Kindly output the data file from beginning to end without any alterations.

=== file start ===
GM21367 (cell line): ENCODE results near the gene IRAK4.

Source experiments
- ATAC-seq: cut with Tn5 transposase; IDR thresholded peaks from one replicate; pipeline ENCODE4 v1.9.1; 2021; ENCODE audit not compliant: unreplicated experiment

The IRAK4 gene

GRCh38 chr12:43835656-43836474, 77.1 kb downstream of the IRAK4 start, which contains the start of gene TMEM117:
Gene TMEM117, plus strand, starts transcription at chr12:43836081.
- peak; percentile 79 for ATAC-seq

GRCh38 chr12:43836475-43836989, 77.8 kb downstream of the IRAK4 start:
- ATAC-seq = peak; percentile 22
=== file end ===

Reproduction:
GM21367 (cell line): ENCODE results near the gene IRAK4.

Source experiments
- ATAC-seq: cut with Tn5 transposase; IDR thresholded peaks from one replicate; pipeline ENCODE4 v1.9.1; 2021; ENCODE audit not compliant: unreplicated experiment

The IRAK4 gene

GRCh38 chr12:43835656-43836474, 77.1 kb downstream of the IRAK4 start, which contains the start of gene TMEM117:
Gene TMEM117, plus strand, starts transcription at chr12:43836081.
- peak; percentile 79 for ATAC-seq

GRCh38 chr12:43836475-43836989, 77.8 kb downstream of the IRAK4 start:
- ATAC-seq = peak; percentile 22